Registration has opened up for the Houston Fotofest portfolio reviews, March 12 – 30 2016. I thought about whether I’d be attending after a friend of mine got in touch to say he was flying from the Czech Republic to take part again. We met in March 2014 when I headed to Houston to promote my Empire work. The last time I was in the States I was an 11 year old dragging my parents around Universal Studios, so I thought I’d make the most of it and tag in a quick trip to New Orleans, then fly up to New York for the NY Times Lens Blog portfolio reviews that followed in April.
The review procedure, something I have taken part in before in the UK and France, was quite an experience. It was such a well-oiled machine; coffee pots, name badges, staff with clip-boards and a stopwatch, brightly patterned hotel carpet, symmetrically laid tables for two, extra tables for those who brought enormous portfolios (My work had to sit on a plane, so I opted for the minimal approach), and an air of anticipation. I’m not suggesting, by the way, the reviews I’ve taken part in before weren’t well organized – it was merely the scale of the operation in Houston. Supersized. What followed was four days of repeated 20-minute bursts of selling yourself and your work – it was frequently likened to speed dating over the course of the week, which I assume to be pretty accurate. It’s quite exhausting, I imagine more so for the reviewers, but it is, however, a lot of fun. Put on your thick skin and have an open minded and it will be a great experience. Some people are there for advice and nurturing, some people want to build connections and others want to sell work – I was there with my book, I wanted to see how it would be received in the US, and to also discuss my new project work. I made some good connections and started a few interesting conversations, one of which led to an exhibition later that year at Pictura Gallery, Indiana. I also sold a few prints.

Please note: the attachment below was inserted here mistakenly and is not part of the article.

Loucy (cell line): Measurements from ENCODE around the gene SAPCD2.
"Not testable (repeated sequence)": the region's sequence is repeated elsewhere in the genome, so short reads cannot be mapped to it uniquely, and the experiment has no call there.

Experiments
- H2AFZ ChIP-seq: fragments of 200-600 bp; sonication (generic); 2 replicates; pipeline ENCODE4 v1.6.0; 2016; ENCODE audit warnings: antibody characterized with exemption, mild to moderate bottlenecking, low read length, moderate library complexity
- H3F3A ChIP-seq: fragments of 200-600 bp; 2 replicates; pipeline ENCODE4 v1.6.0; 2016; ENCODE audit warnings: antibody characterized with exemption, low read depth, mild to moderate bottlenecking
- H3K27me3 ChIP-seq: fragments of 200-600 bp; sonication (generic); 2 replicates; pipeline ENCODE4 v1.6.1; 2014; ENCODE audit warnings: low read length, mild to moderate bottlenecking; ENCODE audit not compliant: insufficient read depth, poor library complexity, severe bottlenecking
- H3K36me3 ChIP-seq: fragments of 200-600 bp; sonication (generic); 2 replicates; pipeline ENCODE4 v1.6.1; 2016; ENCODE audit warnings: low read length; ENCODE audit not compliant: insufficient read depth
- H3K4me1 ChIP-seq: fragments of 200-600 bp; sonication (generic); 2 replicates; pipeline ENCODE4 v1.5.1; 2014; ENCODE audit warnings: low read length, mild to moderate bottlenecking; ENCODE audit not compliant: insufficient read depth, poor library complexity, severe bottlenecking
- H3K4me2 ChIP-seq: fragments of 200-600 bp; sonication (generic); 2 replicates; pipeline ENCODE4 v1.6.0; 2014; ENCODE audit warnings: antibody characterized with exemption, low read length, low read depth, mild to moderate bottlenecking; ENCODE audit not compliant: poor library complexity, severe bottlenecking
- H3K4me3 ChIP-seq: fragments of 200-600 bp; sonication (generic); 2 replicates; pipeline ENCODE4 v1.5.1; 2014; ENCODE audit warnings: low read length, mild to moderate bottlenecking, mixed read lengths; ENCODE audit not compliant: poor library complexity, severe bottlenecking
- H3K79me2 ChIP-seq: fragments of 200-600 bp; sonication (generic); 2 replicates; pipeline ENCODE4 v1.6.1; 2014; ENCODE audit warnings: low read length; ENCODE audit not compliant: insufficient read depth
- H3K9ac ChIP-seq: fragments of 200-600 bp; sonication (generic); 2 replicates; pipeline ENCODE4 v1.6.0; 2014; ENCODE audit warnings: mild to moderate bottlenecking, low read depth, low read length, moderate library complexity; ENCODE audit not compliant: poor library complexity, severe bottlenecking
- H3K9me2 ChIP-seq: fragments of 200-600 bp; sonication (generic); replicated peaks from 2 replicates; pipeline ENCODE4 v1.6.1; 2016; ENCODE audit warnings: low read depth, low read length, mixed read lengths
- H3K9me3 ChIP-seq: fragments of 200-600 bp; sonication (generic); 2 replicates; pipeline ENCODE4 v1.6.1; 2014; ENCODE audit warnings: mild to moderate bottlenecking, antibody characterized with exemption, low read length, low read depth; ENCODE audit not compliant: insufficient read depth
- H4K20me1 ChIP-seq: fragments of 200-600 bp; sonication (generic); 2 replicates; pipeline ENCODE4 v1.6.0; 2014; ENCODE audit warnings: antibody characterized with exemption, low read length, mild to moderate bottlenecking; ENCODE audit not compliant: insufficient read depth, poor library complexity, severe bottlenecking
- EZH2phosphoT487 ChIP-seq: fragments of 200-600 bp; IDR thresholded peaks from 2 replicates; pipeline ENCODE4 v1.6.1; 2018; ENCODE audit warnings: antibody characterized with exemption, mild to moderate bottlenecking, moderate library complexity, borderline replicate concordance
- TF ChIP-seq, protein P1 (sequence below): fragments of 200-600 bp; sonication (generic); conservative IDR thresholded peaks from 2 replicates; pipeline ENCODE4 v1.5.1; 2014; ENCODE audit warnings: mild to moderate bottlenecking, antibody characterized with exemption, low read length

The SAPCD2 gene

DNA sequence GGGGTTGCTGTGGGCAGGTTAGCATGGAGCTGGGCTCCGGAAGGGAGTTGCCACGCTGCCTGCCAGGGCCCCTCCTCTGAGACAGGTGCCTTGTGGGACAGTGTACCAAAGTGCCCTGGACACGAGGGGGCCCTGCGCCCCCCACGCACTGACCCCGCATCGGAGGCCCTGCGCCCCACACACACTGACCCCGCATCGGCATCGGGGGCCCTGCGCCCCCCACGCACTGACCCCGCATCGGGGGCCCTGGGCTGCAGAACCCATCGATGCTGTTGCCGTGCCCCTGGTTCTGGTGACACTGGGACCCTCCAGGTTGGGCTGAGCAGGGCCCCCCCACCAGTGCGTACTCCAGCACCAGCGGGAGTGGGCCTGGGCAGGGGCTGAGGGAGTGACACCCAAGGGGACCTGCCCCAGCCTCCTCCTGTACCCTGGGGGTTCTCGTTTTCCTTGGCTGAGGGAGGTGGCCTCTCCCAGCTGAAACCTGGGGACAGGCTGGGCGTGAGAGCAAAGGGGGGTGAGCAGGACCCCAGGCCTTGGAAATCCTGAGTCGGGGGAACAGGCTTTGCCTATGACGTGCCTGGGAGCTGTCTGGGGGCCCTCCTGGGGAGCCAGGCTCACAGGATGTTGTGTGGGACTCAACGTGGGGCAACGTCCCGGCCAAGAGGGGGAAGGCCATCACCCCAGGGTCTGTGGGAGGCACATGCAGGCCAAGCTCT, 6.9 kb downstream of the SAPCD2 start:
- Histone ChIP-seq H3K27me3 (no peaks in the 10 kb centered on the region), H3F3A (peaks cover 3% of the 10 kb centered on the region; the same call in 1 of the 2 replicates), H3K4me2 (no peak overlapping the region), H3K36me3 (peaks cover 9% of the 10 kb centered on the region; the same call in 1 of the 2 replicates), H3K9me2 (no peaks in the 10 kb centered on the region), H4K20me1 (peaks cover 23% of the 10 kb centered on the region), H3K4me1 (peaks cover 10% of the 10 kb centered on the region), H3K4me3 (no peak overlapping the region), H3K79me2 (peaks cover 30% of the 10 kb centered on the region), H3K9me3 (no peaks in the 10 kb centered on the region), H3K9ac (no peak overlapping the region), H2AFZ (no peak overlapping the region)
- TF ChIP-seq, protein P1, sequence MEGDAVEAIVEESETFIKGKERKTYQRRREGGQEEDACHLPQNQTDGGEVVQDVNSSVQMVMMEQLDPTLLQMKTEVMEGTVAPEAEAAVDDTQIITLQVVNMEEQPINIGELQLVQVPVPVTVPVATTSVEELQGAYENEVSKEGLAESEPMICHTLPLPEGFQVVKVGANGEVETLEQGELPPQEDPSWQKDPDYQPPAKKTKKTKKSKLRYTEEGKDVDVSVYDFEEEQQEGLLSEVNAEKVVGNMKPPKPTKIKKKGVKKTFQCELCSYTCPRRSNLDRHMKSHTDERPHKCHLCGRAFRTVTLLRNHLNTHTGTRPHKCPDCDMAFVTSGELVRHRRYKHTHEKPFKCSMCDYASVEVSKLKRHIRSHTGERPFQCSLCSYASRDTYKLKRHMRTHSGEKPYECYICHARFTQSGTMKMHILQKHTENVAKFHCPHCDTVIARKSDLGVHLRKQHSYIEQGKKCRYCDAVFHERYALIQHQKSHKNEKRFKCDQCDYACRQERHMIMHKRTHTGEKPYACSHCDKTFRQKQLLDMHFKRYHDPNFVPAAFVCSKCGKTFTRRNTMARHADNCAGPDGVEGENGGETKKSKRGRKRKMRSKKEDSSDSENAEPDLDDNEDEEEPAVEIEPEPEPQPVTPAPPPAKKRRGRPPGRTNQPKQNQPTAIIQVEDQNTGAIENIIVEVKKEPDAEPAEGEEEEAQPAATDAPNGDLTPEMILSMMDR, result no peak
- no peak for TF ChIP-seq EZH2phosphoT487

I’m writing about this because it’s quite often a conversation I have as to whether the experience was worth it – and my answer would be yes, but only if you can afford the trip. What I mean by that is, if you are expecting/relying on your investment to instantly provide career-changing opportunities then perhaps it’s not for you; I imagine the air of desperation will most probably show through, and it’s pointless to put so much expectation on yourself. Some of the reviewers will connect with your work, others less so, therefore best to not hope that because you’ve flown a long way it will be the answer to everything – having said that, it certainly could be. You’re buying into the chance to present your work to people you may not otherwise get to meet, and it’s best to view the procedure as sewing seeds for the future. Conversations can start that may continue for a couple of years, and you never quite know when it might pay off.
The reviews that followed in New York were also well worth the trip. A slightly different vessel in that they are free, your work is vetted and you are selected to take part, which means smaller numbers of people, and the reviewers have a more refined selection of work to view.
I would highly recommend New Orleans. There’s also a portfolio review there later this year – so if you want an excuse to go, here it is.